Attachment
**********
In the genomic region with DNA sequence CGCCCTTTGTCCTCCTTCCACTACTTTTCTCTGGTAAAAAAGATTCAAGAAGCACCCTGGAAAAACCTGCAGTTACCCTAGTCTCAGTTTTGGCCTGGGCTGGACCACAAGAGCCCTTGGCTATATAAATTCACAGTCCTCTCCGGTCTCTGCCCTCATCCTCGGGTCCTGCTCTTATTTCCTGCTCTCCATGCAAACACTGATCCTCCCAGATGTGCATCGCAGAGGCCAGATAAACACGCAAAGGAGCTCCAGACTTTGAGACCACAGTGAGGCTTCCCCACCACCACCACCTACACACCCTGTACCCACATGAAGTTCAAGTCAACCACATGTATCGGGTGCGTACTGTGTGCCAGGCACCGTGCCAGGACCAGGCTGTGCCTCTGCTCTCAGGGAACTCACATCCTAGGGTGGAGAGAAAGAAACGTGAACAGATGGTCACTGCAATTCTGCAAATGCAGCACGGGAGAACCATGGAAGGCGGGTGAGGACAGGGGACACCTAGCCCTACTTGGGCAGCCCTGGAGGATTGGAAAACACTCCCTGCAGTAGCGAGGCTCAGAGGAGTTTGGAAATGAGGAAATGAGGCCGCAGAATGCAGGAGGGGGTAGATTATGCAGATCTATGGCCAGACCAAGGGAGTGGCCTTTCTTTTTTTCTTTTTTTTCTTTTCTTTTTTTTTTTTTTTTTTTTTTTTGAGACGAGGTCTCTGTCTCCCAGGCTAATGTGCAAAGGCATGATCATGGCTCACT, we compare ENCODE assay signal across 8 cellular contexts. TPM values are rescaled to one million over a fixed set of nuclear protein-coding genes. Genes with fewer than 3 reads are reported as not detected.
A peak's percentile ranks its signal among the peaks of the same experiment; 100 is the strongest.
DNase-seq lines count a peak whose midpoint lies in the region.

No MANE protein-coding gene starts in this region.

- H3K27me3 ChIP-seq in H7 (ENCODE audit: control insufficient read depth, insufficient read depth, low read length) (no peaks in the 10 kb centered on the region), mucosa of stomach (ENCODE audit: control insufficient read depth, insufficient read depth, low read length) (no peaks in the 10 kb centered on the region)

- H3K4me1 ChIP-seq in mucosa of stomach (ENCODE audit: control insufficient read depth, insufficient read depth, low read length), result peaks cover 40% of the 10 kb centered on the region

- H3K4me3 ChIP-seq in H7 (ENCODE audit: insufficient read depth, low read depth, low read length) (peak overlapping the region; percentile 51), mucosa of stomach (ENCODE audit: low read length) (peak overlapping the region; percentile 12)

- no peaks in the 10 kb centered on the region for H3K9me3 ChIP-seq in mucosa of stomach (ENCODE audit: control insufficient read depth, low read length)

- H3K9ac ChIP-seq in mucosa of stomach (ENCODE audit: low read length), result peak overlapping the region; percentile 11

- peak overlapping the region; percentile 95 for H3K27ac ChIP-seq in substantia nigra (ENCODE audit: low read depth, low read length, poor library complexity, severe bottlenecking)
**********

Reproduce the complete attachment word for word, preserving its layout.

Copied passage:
In the genomic region with DNA sequence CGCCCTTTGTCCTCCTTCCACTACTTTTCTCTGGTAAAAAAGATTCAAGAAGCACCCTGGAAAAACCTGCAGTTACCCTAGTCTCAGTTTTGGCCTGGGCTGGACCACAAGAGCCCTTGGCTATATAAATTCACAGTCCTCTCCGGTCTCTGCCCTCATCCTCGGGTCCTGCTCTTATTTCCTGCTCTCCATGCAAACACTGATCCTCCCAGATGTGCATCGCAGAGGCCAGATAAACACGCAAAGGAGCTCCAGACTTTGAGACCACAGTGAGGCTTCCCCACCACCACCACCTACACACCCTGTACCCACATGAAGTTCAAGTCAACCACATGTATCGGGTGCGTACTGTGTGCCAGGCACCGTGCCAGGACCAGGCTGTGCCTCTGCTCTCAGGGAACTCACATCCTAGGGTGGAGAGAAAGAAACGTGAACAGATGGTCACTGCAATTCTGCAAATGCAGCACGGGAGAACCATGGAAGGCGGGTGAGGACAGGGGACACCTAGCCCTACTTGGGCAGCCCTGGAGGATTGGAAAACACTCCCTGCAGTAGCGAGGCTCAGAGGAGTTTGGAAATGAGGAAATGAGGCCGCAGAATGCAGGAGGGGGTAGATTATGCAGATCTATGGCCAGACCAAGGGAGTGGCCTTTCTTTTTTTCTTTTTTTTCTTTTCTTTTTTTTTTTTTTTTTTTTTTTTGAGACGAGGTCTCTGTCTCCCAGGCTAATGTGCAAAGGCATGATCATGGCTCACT, we compare ENCODE assay signal across 8 cellular contexts. TPM values are rescaled to one million over a fixed set of nuclear protein-coding genes. Genes with fewer than 3 reads are reported as not detected.
A peak's percentile ranks its signal among the peaks of the same experiment; 100 is the strongest.
DNase-seq lines count a peak whose midpoint lies in the region.

No MANE protein-coding gene starts in this region.

- H3K27me3 ChIP-seq in H7 (ENCODE audit: control insufficient read depth, insufficient read depth, low read length) (no peaks in the 10 kb centered on the region), mucosa of stomach (ENCODE audit: control insufficient read depth, insufficient read depth, low read length) (no peaks in the 10 kb centered on the region)

- H3K4me1 ChIP-seq in mucosa of stomach (ENCODE audit: control insufficient read depth, insufficient read depth, low read length), result peaks cover 40% of the 10 kb centered on the region

- H3K4me3 ChIP-seq in H7 (ENCODE audit: insufficient read depth, low read depth, low read length) (peak overlapping the region; percentile 51), mucosa of stomach (ENCODE audit: low read length) (peak overlapping the region; percentile 12)

- no peaks in the 10 kb centered on the region for H3K9me3 ChIP-seq in mucosa of stomach (ENCODE audit: control insufficient read depth, low read length)

- H3K9ac ChIP-seq in mucosa of stomach (ENCODE audit: low read length), result peak overlapping the region; percentile 11

- peak overlapping the region; percentile 95 for H3K27ac ChIP-seq in substantia nigra (ENCODE audit: low read depth, low read length, poor library complexity, severe bottlenecking)